But now many on the political left are openly critical of the president, notably for his close ties to the moguls of Wall Street and Silicon Valley. These moguls have been the predominant beneficiaries of his economic policies while middle-class incomes have continued to languish – and even fall.

This disenchantment can be seen among many professional progressives and their allies in the associated media. Michael Moore, for example, recently suggested that in the future Obama would be remembered simply for being the nation’s “first black president.” This disenchantment is also spreading to the Left’s grass-roots, with the president’s favorability ratings dropping even in such progressive bastions as New York and California.

This situation resembles that which conservatives confronted in the waning days of the Bush administration. Bush’s failure to construct a successful market-based economic agenda, as well as his ill-conceived foreign policy engendered widespread anger on the right. The initial Tea Party insurgency had its roots in the movement by Bush, a “big government conservative,” to bail out the nation’s giant financial institutions.

Now, it’s the Left’s turn to be disappointed, and some, such as liberal commentator Sally Kohn, suggest that it’s time to create their own progressive version of the Tea Party.* These liberal critics, correctly, in my view, have been mortified by the Obama administration coziness – taking a page from Bush – with large financial institutions as well as increasing inequality.

The new left Democrats have little interest in embracing Obama’s clever meme of portraying himself as a moderate, bipartisan figure, something that helped him both win suburban voters and raise a ton of money from parts of the corporate elite. Instead of expanding crony capitalism, which has been the Obama default, but the new Left openly seeks to reshape the economic system itself.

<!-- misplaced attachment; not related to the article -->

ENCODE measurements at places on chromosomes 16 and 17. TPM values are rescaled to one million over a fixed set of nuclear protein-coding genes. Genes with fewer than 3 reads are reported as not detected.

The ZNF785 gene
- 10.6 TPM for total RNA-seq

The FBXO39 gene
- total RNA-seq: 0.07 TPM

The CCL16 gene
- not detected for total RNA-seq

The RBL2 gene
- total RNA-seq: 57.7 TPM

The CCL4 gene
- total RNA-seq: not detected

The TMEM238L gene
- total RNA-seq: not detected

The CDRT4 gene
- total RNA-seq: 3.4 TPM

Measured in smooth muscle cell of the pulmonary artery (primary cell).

Don’t worry — I’m sure it will work this time, right?

* Didn’t we already have that with the debacle that was Occupy Wall Street in the fall of 2011? Not to mention, as Glenn Reynolds noted just a few months before OWS kicked off, similarly stillborn efforts as “the Coffee Party, the Brownbaggers, The Other 95%, A New Way Forward, the One Nation Movement — am I leaving any out? I can’t remember — and none of them has gone much beyond a spot of initial positive coverage from the NYT.” Which brings this post full circle with Kotkin’s observation at the start of his article on the MSM seeing nothing but Skittles and unicorns** and double rainbows when it observes the far left.

** Yes, that was intentional.

“Quarantine ends this week for NBC’s Nancy Snyderman — but she could be out of a job as thousands of viewers claim they no longer trust her,” the London Daily Mail reports:

Upon returning to the United States, Snyderman and her crew agreed to quarantine themselves for 21 days, the longest known incubation period for the disease. They have shown no symptoms.

Yet New Jersey health officials ruled that her quarantine should be mandatory after Snyderman and her crew were spotted getting takeout food from a New Jersey restaurant.

NBC won’t give details about who actually went into the restaurant, or even how many of its employees are being quarantined.

Snyderman issued a statement saying ‘members of our group’ violated their pledge.

More than 1,100 people have subsequently written on Snyderman’s Facebook page, many expressing anger.

There were suggestions she should be fired or lose her medical license, and some viewers said they wouldn’t trust her again.

Snyderman’s failure to be more specific about the lapse or take greater responsibility was another flashpoint.

Snyderman’s ‘arrogance and dismissiveness’ create a huge PR and credibility problem for NBC, said Kelly McBride, an expert on ethics for the journalism think tank the Poynter Institute.

Why would that start to be an issue now? Arrogance and dismissiveness are resume enhancers at NBC. Just ask Andrea Mitchell, Bob Costas, Rachel Maddow, Chris Hayes, Al Sharpton, Lawrence O’Donnell, or even perpetual NBC mascot Alec Baldwin. Perhaps Snyderman could ask those last three fellas to beat up any viewers that give her grief.

Backward Ran the Progress, Until Reeled the Mind

October 20th, 2014 - 10:52 am

High art, circa 1622:

High art, circa 2014:


As someone joked in response on Twitter, “You misspelled that last word.”

Heh. Naturally, if you’re offended, the artist says it’s your fault: